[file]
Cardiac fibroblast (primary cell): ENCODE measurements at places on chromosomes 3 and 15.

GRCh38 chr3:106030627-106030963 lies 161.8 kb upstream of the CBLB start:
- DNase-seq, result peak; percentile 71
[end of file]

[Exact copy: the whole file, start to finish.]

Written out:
Cardiac fibroblast (primary cell): ENCODE measurements at places on chromosomes 3 and 15.

GRCh38 chr3:106030627-106030963 lies 161.8 kb upstream of the CBLB start:
- DNase-seq, result peak; percentile 71